At each lodge we are welcomed with a glass of hot mint tea or chicha morada (sweet purple corn juice), and a steaming towel. Muddy boots are whisked away to be cleaned and heated overnight. The chef accompanying our group creates gourmet meals and there are informative presentations each night. We learn the history of the Andes, longest continental mountain range in the world, and get a demonstration of Peruvian cooking over hot stones.
 
It is New Year’s Eve when we arrive at Lucma Lodge on our second-to-last night. The staff has decorated the lodge in traditional yellow streamers. There are hats and masks, yellow castanets and yellow glasses. I can’t think of a better place to ring in the New Year.
On Day 6, after five hours trekking, I catch my first glimpse of Machu Picchu Sanctuary. We explore the Llactapata Ruins then begin the final descent to the Aobamba River through lush bamboo forest. Aguas Calientes, the nearest town to Machu Picchu, is a short train ride away, the surrounding jagged mountains visible through the glass-domed ceilings of the carriage.
 
On the final day, we rise before the sun to tackle the steep, three-hour climb to Huayna Picchu. Our reward is an amazing view over the eastern side of the ruins. The steps seem endless – and there is no handrail despite the sheer drop on one side. We have to crawl like crabs through two small caves. I catch my breath at the same time as the moment takes my breath away. The view from the summit towards Machu Picchu is extraordinary. With shaking legs and weary muscles, I stand in awe in the shadow of the Lost City of the Incas. 
 

Lake Titicaca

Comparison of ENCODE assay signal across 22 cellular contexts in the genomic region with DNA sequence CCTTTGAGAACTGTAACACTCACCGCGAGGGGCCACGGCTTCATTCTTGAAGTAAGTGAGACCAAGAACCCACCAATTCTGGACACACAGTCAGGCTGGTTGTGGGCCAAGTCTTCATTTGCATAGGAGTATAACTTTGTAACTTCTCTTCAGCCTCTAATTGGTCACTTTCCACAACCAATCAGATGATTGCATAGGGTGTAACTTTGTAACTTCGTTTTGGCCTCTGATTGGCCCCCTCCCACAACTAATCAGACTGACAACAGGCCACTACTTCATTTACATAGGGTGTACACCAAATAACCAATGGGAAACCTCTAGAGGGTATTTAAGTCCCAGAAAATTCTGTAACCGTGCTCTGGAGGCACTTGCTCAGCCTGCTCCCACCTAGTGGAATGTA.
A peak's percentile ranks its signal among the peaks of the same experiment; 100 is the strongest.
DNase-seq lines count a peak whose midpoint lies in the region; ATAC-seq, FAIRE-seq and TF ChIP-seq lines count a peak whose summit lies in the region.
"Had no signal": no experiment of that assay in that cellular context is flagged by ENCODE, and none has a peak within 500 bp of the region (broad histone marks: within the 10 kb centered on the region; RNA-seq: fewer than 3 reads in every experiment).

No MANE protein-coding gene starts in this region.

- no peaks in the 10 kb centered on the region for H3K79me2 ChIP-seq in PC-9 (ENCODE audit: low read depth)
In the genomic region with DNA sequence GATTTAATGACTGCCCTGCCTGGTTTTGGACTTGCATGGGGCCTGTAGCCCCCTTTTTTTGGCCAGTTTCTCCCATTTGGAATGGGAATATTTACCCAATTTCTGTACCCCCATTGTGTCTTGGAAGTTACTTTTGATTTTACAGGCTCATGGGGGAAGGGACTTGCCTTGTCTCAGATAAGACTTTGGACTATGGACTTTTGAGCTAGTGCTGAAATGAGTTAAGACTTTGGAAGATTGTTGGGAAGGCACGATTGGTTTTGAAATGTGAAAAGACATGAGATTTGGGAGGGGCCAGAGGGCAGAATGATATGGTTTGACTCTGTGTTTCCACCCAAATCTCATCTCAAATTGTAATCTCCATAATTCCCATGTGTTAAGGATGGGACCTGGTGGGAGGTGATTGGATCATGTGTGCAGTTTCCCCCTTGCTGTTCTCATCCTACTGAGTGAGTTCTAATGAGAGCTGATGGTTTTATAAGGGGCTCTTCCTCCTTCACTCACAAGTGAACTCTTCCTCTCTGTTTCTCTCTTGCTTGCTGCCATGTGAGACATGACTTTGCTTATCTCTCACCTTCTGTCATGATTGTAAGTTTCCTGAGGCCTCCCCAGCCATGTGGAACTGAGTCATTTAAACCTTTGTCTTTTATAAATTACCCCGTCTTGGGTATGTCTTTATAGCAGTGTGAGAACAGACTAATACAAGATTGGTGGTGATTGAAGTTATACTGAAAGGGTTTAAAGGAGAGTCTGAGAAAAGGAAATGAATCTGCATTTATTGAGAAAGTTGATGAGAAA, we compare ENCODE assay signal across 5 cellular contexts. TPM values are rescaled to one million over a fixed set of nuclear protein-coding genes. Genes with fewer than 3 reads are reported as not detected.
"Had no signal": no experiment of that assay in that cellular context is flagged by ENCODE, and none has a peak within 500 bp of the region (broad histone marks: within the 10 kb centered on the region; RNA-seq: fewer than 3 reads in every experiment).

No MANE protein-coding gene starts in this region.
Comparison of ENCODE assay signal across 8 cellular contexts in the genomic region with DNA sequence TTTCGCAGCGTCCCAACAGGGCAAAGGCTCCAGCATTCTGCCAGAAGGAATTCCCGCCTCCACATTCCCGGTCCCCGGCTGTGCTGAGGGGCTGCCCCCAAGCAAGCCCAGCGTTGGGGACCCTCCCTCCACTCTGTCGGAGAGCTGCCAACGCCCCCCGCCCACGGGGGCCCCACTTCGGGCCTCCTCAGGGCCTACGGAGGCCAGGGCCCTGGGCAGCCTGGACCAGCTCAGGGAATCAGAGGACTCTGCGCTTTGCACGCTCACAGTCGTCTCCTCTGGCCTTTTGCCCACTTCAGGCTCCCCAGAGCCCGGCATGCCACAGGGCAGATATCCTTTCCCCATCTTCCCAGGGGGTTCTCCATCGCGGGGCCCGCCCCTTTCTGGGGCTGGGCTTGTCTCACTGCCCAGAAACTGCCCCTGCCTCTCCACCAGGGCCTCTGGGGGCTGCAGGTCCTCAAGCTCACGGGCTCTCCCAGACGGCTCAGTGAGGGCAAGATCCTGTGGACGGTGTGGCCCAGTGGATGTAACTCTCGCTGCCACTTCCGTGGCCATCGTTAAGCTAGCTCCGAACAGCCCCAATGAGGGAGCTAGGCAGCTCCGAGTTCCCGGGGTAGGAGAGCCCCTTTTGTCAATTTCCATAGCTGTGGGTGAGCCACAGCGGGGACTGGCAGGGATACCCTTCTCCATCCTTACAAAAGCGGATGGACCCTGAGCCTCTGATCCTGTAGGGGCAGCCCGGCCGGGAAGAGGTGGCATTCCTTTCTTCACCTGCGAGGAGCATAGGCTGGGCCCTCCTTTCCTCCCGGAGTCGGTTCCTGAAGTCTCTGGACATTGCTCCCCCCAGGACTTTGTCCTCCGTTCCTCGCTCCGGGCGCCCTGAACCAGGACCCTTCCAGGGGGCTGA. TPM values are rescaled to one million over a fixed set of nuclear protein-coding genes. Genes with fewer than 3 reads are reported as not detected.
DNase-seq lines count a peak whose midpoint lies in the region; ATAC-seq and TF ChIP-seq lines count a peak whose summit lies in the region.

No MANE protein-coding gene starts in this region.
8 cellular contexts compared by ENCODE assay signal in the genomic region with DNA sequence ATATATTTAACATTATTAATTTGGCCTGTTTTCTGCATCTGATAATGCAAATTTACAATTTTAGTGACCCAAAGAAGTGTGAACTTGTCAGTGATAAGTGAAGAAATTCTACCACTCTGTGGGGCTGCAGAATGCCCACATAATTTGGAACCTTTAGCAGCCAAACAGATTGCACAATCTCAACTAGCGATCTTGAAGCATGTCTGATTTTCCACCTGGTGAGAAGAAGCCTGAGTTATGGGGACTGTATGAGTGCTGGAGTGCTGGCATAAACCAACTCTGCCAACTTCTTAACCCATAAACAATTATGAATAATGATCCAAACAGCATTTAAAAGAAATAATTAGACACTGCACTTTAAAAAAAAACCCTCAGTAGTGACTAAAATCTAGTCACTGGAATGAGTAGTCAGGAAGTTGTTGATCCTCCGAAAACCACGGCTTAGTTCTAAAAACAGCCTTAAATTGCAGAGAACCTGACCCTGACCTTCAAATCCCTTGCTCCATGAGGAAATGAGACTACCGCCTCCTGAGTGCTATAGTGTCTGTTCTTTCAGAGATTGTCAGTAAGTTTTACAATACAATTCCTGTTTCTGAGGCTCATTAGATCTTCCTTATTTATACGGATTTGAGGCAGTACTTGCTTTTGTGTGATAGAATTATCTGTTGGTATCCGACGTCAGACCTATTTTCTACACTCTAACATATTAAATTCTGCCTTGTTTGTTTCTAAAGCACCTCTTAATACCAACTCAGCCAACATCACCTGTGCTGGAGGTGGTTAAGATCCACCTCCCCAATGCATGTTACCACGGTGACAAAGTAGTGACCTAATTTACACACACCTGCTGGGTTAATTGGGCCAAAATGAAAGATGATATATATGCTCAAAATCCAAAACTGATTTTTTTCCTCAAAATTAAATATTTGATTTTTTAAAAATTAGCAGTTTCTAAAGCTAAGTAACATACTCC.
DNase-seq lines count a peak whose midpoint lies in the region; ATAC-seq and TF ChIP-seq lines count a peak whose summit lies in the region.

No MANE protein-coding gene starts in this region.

Hike, mountain-bike or kayak in the world’s highest navigable lake at an altitude of some 3,800 metres. Lake Titicaca is about culture and nature more than ruins. Discover people living as generations before them have, proud of their customs, dress and traditions. In stark contrast to the modernity and cosmopolitan Limeñan lifestyle of the capital, Lake Titicaca is the ideal place to end a Peruvian experience.
 
Relais & Chateaux property Titilaka sits on a remote part of Lake Titicaca on a private peninsula. Wake up feeling like you are floating over the lake. Ignacio Masias built the 18-room luxury property because there was no proper infrastructure for high-end visitors to explore the area. “I wanted to create the perfect hub for the sophisticated traveller to settle in when visiting the area,” says Masias. “A place that captures the magic, mystery and amazing views of the lake, which gives visitors the sense of being on top of the world and closer to the sky.”
 
 
 

The endangered Emperor Tamarin monkey

 

Travel the way we do

 
Book this Peru itinerary with Executive Edge Travel. For more details about the itinerary read more here.
 

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Weather to go

The are three distinct geographical regions in Peru, the coast, the mountain highlands and the Amazon - each with their own distinct climate. Generally, the Peruvian winter (Jul-Sep) is the driest season and the best time to visit if you are planning to head to the Cusco area or trek the Inca Trail to Machu Picchu. Summer (Dec-Feb) is the wettest season and sees frequent, heavy showers with high daytime temperatures and cooler nights.